02 October 2013 - Jack Frosch
Anyone who has programmed with Groovy is familiar with the many useful dynamic behaviors Groovy has seemingly added to Java classes. For instance, in Java we.ve always been able to do String concatenation with the + (plus) operator; i.e. .Hello. + . World. yields .Hello World.. With Groovy, java.lang.String now appears to have a bevy of new behaviors. For instance, with Groovy our Java String class now has the ability to subtract a substring from a String using the . (minus) operator; i.e. .Frisco, TX 75034. . . TX. yields .Frisco, 75034..
How the heck is that possible? Groovy seems to be messing with the Java String class that is tucked away safely in the Java runtime JAR. Is Groovy using some kind of runtime byte code manipulation or Java security hack to manipulate the String class? Not at all. Groovy accomplishes this and most of its dynamic runtime tricks using the Groovy Meta-Object Protocol (MOP).
This presentation will provide an introduction to Groovy meta-object programming. In the presentation, we.ll examine various techniques for meta-programming in Groovy and take a deep dive into the method invocation flow through Groovy.s MOP API. During the presentation, we.ll see numerous demonstrations illustrating various MOP techniques. Time permitting, we.ll explore a few ways Grails, the Groovy web application framework, leverages Groovy meta-programming.
The presentation is intended for Java developers new to Groovy as well as experienced users of Groovy who want to do more than just consume the many predefined dynamic behaviors added by the Groovy JDK.
Jack Frosch is a seasoned software developer / architect and entrepreneur, currently supporting IBM on an insurance administration project. He has been developing with Groovy and Grails for about five years, Java for 17 years, and doing object-oriented programming since 1988. A zealous Agile development proponent, Jack is a Certified ScrumMaster and TDD evangelist. Before Java, he was a PowerBuilder and C/C++ developer. In 1999, he formed the Gateway JUG, a St. Louis-based Java User Group and ran the group for almost 14 years. He was also acting-president of the Gateway Groovy Users Group, when its founder (Dave Klein) took an out of town project. He has presented many dozens of times at user groups, companies, and a Borland Developer Conference. He has also formally trained software developers commercially and through user group "group study" classes.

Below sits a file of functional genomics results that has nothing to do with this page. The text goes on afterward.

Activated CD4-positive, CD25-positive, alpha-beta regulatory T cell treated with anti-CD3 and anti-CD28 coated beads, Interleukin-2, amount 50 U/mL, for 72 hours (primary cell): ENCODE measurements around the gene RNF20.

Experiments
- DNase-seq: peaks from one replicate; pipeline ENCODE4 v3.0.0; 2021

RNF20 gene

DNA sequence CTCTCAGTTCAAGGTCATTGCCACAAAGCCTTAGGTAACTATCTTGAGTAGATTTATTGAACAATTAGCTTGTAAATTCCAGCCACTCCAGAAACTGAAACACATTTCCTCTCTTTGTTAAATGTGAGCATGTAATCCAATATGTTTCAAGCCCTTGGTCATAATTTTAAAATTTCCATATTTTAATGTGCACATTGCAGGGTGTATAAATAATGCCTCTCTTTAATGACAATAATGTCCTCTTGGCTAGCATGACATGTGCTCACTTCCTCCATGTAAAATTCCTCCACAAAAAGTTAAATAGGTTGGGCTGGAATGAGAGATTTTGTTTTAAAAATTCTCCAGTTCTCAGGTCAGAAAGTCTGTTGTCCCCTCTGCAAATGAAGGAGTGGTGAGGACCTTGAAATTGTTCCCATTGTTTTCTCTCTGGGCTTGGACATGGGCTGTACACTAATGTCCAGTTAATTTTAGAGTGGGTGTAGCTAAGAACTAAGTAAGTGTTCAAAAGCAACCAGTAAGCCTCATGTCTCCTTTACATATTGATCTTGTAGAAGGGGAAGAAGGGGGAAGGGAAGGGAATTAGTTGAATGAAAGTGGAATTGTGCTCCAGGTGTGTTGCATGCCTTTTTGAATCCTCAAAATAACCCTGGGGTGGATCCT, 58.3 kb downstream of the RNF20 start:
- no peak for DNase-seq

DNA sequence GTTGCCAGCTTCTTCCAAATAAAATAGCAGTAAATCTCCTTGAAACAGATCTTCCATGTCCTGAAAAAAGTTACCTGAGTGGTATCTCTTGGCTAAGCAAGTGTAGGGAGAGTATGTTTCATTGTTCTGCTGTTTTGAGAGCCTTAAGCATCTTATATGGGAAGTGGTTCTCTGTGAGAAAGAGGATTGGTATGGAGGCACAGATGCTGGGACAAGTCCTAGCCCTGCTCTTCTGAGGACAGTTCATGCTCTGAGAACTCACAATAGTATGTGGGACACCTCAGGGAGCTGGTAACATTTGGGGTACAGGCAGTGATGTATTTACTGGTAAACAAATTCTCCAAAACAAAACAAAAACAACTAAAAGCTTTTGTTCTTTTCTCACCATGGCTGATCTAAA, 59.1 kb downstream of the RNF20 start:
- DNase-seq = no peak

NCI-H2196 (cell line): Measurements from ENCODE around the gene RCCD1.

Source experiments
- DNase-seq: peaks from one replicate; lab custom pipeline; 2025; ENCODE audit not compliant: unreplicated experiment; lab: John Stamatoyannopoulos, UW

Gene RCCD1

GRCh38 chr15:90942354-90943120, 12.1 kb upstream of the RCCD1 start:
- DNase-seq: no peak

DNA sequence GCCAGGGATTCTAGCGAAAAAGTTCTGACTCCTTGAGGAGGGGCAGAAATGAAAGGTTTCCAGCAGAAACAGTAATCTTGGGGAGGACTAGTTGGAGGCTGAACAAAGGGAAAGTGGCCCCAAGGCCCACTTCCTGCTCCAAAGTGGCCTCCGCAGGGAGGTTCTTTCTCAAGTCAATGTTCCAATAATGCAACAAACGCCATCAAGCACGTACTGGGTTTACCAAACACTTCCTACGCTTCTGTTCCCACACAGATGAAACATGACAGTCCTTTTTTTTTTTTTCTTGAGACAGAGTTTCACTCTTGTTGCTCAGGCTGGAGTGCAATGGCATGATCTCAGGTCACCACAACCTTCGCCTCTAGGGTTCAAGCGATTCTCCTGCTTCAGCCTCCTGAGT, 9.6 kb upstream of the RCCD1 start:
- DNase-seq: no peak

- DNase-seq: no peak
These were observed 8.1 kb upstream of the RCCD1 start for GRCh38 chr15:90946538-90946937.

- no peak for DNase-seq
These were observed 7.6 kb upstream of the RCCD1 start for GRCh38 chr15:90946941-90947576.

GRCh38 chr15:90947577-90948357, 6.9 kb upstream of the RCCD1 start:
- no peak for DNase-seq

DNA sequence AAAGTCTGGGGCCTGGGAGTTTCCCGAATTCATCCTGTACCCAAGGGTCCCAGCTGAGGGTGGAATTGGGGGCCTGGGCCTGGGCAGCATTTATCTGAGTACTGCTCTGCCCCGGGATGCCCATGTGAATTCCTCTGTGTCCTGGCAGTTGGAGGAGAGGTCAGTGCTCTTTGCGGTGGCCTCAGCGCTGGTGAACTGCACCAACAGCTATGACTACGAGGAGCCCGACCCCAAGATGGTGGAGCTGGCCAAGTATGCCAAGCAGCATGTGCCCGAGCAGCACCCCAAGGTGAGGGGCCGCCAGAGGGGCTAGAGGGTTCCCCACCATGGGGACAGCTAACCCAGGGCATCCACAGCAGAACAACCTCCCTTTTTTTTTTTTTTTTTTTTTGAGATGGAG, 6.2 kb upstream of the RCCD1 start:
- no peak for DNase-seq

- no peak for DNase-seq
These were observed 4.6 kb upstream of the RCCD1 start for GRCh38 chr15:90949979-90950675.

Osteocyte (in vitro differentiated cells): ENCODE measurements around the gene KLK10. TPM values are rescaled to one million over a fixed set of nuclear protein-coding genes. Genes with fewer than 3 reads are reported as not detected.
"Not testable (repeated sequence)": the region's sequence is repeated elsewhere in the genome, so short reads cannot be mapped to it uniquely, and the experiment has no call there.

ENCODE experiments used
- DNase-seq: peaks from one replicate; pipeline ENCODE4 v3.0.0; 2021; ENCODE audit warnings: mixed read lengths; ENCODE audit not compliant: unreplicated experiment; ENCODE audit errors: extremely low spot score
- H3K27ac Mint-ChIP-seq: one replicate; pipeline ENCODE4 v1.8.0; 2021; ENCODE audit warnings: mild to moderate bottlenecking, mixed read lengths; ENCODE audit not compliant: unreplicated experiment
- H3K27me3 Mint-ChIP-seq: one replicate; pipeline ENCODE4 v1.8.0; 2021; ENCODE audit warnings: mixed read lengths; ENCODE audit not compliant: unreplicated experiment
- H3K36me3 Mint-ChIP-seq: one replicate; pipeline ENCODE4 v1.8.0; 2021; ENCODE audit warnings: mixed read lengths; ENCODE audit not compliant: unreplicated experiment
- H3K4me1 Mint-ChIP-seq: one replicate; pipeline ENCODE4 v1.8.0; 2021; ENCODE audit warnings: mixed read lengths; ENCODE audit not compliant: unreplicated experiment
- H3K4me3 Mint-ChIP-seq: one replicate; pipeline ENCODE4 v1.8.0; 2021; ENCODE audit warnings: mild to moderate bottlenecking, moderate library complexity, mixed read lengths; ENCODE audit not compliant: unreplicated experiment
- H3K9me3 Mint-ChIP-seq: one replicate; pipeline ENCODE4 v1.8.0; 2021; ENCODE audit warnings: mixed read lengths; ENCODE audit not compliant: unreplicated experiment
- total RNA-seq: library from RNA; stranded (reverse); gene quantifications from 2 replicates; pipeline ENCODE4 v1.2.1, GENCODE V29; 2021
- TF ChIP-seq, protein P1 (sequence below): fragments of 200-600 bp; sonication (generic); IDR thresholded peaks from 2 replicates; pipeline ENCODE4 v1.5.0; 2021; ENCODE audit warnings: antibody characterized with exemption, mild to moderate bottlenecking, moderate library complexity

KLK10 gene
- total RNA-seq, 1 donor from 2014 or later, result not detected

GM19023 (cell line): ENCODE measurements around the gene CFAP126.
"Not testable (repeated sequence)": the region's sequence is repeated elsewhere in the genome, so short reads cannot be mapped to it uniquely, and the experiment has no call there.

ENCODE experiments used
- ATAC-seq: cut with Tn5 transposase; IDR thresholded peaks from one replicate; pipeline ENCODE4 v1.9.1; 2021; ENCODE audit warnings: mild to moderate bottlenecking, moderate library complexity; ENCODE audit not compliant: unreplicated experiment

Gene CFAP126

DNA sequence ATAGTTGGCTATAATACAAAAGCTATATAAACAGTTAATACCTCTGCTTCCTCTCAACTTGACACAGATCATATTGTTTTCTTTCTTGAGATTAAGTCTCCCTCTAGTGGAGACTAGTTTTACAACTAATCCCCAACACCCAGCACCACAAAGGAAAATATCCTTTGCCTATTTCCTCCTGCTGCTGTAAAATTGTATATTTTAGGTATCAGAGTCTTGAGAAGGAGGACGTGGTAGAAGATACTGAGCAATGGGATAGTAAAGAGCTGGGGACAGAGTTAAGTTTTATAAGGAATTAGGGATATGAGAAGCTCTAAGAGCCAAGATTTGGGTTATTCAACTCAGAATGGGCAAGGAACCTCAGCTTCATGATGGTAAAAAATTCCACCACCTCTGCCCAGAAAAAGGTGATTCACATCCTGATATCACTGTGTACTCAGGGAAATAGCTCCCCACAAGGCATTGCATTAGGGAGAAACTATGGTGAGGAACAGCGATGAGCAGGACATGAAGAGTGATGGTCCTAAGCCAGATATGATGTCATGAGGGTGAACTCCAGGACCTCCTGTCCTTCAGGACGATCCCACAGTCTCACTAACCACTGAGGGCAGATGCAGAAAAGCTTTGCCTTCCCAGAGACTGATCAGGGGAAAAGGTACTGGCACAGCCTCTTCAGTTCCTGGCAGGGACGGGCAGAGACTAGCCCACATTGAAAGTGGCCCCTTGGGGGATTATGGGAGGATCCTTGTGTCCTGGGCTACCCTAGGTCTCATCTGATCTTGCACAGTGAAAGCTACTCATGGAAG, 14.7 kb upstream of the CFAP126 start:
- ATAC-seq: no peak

Jack has recently moved back to Texas from Missouri, having lived in Wichita Falls, Austin and Houston / Clearlake in a previous life as USAF pilot and aerospace engineer. His hobbies (when he has time) include keeping up with advances in astronomy, cosmology, and aerospace technologies. He has also recently entered the world of amateur radio and has a General Class operator.s license. He has a B.S. in Aerospace Engineering and completed about 90% of his masters in Physics/Astrophysics at the University of Missouri, St. Louis. He is married with four mostly grown kids who still regularly hit him up for money.